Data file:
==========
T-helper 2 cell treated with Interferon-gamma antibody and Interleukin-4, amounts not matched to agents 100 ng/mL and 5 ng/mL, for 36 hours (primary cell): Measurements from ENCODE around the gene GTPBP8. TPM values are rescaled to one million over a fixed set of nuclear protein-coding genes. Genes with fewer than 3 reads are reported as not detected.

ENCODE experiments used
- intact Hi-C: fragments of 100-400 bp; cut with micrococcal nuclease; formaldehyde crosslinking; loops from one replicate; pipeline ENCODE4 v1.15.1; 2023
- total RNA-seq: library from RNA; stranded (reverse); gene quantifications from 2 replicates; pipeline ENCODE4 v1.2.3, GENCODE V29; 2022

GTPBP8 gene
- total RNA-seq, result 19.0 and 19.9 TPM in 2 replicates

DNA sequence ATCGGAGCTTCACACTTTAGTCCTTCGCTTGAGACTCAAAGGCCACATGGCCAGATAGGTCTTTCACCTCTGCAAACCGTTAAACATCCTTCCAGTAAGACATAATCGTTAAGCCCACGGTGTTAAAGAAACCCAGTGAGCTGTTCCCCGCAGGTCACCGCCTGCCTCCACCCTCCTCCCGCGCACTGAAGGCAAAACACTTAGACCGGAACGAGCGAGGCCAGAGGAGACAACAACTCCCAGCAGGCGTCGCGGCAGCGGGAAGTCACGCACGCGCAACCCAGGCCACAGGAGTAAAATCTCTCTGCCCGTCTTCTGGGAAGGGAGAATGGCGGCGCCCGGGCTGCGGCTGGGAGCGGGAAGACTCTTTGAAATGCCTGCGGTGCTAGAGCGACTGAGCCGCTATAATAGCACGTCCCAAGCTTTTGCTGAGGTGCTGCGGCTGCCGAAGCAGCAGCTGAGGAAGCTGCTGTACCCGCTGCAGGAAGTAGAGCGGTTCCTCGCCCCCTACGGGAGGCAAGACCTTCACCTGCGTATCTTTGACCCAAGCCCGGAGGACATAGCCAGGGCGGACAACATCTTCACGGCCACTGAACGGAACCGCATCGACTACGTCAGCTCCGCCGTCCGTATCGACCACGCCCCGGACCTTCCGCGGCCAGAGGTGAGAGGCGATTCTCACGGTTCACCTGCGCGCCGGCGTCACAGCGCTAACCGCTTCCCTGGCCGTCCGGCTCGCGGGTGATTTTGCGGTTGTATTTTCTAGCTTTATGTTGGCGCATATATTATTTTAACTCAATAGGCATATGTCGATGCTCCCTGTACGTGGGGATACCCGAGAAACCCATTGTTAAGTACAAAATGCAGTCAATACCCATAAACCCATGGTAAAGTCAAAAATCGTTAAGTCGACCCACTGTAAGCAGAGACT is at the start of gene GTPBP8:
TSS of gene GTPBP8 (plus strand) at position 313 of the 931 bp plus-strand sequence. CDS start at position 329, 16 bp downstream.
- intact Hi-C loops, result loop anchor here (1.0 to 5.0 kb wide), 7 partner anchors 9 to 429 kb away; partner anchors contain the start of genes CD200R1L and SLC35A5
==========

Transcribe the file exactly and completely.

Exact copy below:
T-helper 2 cell treated with Interferon-gamma antibody and Interleukin-4, amounts not matched to agents 100 ng/mL and 5 ng/mL, for 36 hours (primary cell): Measurements from ENCODE around the gene GTPBP8. TPM values are rescaled to one million over a fixed set of nuclear protein-coding genes. Genes with fewer than 3 reads are reported as not detected.

ENCODE experiments used
- intact Hi-C: fragments of 100-400 bp; cut with micrococcal nuclease; formaldehyde crosslinking; loops from one replicate; pipeline ENCODE4 v1.15.1; 2023
- total RNA-seq: library from RNA; stranded (reverse); gene quantifications from 2 replicates; pipeline ENCODE4 v1.2.3, GENCODE V29; 2022

GTPBP8 gene
- total RNA-seq, result 19.0 and 19.9 TPM in 2 replicates

DNA sequence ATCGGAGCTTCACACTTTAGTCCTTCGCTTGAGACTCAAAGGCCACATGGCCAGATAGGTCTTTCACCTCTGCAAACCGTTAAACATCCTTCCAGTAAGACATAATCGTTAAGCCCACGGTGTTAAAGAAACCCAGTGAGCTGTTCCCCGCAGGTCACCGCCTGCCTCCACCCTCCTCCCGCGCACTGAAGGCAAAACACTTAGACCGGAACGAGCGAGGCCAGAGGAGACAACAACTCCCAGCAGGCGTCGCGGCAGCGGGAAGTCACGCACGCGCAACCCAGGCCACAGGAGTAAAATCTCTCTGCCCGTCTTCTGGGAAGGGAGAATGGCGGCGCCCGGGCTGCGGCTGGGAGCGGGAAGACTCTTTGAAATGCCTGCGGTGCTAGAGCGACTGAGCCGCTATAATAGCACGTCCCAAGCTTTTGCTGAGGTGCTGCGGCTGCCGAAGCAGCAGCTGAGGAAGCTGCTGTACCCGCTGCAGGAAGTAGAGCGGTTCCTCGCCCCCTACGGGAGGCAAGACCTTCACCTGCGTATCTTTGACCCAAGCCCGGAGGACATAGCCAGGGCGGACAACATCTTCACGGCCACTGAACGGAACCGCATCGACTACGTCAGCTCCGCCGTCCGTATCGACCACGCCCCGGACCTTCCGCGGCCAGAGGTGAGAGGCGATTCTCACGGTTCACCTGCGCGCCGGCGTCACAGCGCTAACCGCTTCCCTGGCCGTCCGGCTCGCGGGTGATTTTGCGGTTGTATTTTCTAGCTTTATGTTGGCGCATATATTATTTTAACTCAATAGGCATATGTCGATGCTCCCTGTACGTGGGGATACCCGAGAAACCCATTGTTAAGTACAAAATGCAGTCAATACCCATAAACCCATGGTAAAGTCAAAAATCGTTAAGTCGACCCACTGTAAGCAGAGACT is at the start of gene GTPBP8:
TSS of gene GTPBP8 (plus strand) at position 313 of the 931 bp plus-strand sequence. CDS start at position 329, 16 bp downstream.
- intact Hi-C loops, result loop anchor here (1.0 to 5.0 kb wide), 7 partner anchors 9 to 429 kb away; partner anchors contain the start of genes CD200R1L and SLC35A5